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  1. #1
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    Default Scientists Discover Geometry Of Music And Stuff.

    http://www.physorg.com/news127659537.html

    But to me," Tymoczko added, "the most satisfying aspect of this research is that we can now see that there is a logical structure linking many, many different musical concepts. To some extent, we can represent the history of music as a long process of exploring different symmetries and different geometries."

    Understanding music, the authors write, is a process of discarding information. For instance, suppose a musician plays middle "C" on a piano, followed by the note "E" above that and the note "G" above that. Musicians have many different terms to describe this sequence of events, such as "an ascending C major arpeggio," "a C major chord," or "a major chord." The authors provide a unified mathematical framework for relating these different descriptions of the same musical event
    I posted this on the off chance that Eddie Van Halen will read it and freak out. So if he does then it's my fault.
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  2. #2
    Atomic Punk WinterlessIceness's Avatar
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    Very interesting, although it wasn't hard not draw an analogy between both - I mean how many windows are shaped in rectangle and how many songs are based on same 4-chords progression.


    What I'm curious about is how those scientists would apply the rules to this -

    Mathcore music (also known as technical metalcore, technical hardcore and progressive metalcore) is usually filled with discordant, technical riffing, complex time signatures and song structures, and passionate, energetic vocals. Songs played by bands of this style tend to vary from seconds in length to over 15 minutes and rarely feature a conventional verse-chorus song structure.

  3. #3
    Atomic Punk chefcraig's Avatar
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    Gee, a group of technicians sat around with some protractors and came up with the mathematical explanation why certain harmonies and frequencies work in Western music. Rarely has science moved so assuredly and focused so intuitively on a result that is so unequivocally, resoundingly and utterly...useless.

    Think about it: All of the musical theory, understanding and insight in the universe fails to explain why a group of drunken frat boys bashing on out of tune instruments and bellowing "Louie, Louie" strikes a chord with the listening audience. It's more or less like offering a hungry man a hamburger or a 3x5 index card explaining why a hamburger tastes good. What do you think he's going to pick up first?

    "People don't like Starkist tuna because it has good taste, Charlie. They like it because it tastes good."

    Who will benefit from this nonsense? Other tone-deaf scientists I suppose. The average person could care less what makes the sky blue or a sunset such brilliant shades. They just know that they like what they see. In other words, one has to go back to the "Rate A Record" segment on Dick Clark's "American Bandstand" for any true clarity: "Uhh, it's got a good beat and I can dance to it, I give it a nine".

    Merely knowing how something works does not mean that you can actually do it. And that intangible little bit of knowledge is what separates great music from a pile of notes. Even when that intangible knowledge is arrived at entirely by accident. "A Louie, Louie-oh nooooo, Me gotta go Aye-yi-yi-yi, Louie Louie, oh baby-Me gotta go..."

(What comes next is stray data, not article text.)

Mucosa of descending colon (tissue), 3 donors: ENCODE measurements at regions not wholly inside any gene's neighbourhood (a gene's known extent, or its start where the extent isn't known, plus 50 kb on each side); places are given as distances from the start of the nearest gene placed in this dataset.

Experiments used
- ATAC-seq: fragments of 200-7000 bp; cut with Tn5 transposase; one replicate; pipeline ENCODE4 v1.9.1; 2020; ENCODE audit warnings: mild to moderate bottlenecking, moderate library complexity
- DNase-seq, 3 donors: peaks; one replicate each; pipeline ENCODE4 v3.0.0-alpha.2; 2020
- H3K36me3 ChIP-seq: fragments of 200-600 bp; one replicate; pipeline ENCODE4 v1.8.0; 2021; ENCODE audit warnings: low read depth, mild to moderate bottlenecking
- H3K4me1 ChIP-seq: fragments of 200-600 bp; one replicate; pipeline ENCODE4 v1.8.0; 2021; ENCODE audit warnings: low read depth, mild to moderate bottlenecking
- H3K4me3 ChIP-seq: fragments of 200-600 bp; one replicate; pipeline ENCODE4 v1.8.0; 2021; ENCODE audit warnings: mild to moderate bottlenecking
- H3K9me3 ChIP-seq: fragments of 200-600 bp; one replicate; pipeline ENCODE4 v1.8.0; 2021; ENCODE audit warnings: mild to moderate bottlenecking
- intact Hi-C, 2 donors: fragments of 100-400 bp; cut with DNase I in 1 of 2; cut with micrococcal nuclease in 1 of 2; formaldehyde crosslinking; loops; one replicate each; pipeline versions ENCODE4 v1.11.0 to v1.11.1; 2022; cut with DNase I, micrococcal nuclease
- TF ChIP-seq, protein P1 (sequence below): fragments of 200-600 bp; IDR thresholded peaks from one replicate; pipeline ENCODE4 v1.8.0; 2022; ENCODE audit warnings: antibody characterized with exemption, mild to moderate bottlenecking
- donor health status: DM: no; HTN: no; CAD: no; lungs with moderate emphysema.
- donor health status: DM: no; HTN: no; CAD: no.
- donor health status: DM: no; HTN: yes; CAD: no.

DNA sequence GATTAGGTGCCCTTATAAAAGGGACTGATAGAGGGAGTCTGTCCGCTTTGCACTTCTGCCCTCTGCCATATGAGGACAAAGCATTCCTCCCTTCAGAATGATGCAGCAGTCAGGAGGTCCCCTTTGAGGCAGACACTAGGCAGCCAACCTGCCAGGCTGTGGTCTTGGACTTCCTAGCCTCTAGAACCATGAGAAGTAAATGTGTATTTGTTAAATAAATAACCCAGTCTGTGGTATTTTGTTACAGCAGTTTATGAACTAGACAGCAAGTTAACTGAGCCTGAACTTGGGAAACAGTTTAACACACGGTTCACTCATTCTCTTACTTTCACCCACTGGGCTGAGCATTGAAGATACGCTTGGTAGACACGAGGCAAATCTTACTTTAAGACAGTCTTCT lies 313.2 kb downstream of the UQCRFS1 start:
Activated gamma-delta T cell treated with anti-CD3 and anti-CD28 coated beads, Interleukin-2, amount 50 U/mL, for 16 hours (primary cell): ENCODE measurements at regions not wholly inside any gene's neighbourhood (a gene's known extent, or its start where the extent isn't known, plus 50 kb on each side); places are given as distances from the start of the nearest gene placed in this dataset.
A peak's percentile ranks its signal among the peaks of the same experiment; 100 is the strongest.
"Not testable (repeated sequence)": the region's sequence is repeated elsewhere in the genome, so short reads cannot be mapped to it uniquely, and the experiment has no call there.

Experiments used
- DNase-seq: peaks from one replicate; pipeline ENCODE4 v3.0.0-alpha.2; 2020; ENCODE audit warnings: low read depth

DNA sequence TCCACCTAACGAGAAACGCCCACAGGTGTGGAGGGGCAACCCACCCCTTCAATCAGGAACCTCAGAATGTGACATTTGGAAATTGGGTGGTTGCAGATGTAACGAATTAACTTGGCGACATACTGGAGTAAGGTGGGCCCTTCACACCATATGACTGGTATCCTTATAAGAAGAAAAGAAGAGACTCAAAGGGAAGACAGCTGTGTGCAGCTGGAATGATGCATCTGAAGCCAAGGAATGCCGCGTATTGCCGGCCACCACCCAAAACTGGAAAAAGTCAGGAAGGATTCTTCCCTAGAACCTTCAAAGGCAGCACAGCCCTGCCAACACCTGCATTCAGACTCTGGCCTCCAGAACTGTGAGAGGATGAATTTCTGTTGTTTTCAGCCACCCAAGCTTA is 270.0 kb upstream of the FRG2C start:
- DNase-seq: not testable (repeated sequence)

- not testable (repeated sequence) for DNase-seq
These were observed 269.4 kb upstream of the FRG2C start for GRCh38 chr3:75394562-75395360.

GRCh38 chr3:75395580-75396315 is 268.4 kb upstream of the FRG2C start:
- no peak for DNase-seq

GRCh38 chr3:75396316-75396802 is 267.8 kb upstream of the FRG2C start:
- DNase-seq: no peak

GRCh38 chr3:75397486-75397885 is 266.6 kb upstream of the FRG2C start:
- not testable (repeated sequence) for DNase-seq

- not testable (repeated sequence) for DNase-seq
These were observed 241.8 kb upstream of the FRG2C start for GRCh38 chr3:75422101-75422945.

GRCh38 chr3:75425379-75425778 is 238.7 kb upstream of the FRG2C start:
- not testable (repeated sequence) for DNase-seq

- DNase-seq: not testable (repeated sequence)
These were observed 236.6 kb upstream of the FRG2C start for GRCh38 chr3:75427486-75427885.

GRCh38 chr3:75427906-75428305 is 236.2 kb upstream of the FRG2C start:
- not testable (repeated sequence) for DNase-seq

Last edited by chefcraig; 04.17.08 at 04:20 PM.
    "The reasonable man adapts himself to the world; the unreasonable one persists in trying to adapt the world to himself. Therefore, all progress depends on the unreasonable man."
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  4. #4
    Atomic Punk WinterlessIceness's Avatar
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    With all due respect, I disagree. So according to you if we rewind couple of centuries back, the musicians shouldn't have kept the "good" notes and "not so good notes" in mind when building a piano? Or when you were learning how to play guitar, did you come up with the combination of notes yourself, or you rather learned the chords based on the experience of others?


    I understand what you mean about an average person, but average person doesn't write the music.

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    Atomic Punk chefcraig's Avatar
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    Your examples make little to zero sense, Mish.
    Quote Originally Posted by WinterlessIceness View Post
    "So according to you if we rewind couple of centuries back, the musicians shouldn't have kept the "good" notes and "not so good notes" in mind when building a piano?"
    If they had not structured things within a rational, repeating twelve tone series of notes, the piano would have been as big as the Indian Ocean for crying out loud. (By the way, the twelve tone pattern was developed a little farther back than two hundred years ago, bro. )

    Your second point cancels out your first:
    "Or when you were learning how to play guitar, did you come up with the combination of notes yourself, or you rather learned the chords based on the experience of others?"
    I learned via the model presented upon the guitar, and how function and form flow from the logic of the instrument. The only way to differ from that structure would be to tune the guitar haphazardly or put the strings in the wrong place. Even then I'd merely be playing atonally. And when is the last time you saw a Mel Bay instructional guitar book or heard a song on the radio devoted to atonal music? The concept simply does not work in Western musical philosophy.

    ...I understand what you mean about an average person, but average person doesn't write the music.
    Precisely. Musicians already understand how and why things work within a structure as limited as that used in Western music. And those that are not musicians could care less. So how does a scientific study breaking down a genetic code of music benefit anyone?
    "The reasonable man adapts himself to the world; the unreasonable one persists in trying to adapt the world to himself. Therefore, all progress depends on the unreasonable man."